In the absence of commercial oral dose forms, the reintroduction amoxicillin test needs a hospital pharmaceutical compounding which implies an analysis of feasibility comprising proper estimation of stability of oral dose form and shelf-life. The choice of amoxicillin chemical moiety (e.g., AS or ATH) as well as excipients is of crucial importance for a reasonable rationalization of formulation. So far, in the present study, a rationalization of formulation was elaborated by considering (1) amoxicillin and MCC molecular structures, (2) vibrational spectrometry analysis of amoxicillin dosage forms, (3) the HPLC-UV quantification of amoxicillin degradation products (4) and the fit of experimental data to degradation models enabling to predict the shelf-life of amoxicillin dosage forms in a lean approach of storage conditions.


Corresponding author: Camille Merienne, Pharm.D, Service Pharmaceutique, Groupement Hospitalier Centre Edouard Herriot, Place d’Arsonval, 69437 Lyon Cedex 03, Lyon, France. Phone: + 33 04 72 11 11 20, Fax: + 33 04 72 11 78 76, E-mail: , web address: Fripharm.com.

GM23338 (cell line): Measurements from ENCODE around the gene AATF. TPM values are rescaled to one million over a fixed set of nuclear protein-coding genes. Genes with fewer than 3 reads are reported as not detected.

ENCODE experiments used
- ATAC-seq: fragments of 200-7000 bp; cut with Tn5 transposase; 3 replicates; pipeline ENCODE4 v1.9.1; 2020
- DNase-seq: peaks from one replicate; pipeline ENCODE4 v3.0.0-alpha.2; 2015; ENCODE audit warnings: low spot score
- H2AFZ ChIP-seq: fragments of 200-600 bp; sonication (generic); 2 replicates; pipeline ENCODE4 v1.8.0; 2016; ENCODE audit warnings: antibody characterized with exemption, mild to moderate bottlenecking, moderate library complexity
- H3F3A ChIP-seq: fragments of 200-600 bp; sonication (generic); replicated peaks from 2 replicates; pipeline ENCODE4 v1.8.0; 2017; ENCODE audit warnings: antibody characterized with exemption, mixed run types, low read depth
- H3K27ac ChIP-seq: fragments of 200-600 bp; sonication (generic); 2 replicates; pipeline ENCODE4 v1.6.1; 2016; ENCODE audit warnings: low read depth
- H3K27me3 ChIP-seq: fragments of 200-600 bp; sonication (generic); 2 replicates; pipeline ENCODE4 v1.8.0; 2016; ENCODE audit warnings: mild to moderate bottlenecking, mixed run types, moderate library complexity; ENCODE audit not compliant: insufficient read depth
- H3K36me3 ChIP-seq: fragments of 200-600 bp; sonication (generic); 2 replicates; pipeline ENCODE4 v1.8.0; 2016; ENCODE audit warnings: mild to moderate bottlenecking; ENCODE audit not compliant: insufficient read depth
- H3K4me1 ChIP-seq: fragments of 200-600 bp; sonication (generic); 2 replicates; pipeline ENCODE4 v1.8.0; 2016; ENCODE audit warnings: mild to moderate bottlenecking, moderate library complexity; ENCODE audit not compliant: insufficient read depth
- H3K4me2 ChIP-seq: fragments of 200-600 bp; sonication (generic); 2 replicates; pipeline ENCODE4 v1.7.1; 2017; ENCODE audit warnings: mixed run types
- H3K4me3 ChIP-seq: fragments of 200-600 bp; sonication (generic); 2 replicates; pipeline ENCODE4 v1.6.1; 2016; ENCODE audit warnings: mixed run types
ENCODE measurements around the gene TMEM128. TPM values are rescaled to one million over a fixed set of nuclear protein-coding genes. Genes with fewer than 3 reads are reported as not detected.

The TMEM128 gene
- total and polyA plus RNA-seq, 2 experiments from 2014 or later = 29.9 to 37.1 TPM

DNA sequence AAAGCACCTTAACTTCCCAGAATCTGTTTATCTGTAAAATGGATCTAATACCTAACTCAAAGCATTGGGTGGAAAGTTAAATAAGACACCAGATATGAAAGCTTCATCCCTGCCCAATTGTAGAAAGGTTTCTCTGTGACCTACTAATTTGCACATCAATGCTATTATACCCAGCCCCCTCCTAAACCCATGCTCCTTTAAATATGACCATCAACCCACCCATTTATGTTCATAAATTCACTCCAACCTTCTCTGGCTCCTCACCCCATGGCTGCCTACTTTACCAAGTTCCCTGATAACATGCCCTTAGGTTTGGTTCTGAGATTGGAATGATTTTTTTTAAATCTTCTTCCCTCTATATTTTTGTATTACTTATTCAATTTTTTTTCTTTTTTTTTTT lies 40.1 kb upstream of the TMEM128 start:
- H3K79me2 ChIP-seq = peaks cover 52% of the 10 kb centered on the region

Acknowledgments

Author would like to thank Dr Patrick Nolain for his help in modelling and Dr Jean Vigneron for his critical assessment of this paper.

  1. Research funding: None declared.

  2. Author contributions: All authors have accepted responsibility for the entire content of this manuscript and approved its submission.

  3. Conflict of interest statement: Authors state no conflict of interest.

  4. Informed consent: Informed consent was obtained from all individuals included in this study.

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Received: 2020-06-18
Accepted: 2020-09-01
Published Online: 2020-10-09
Published in Print: 2020-05-26

© 2020 Camille Merienne et al., published by De Gruyter, Berlin/Boston

This work is licensed under the Creative Commons Attribution 4.0 International License.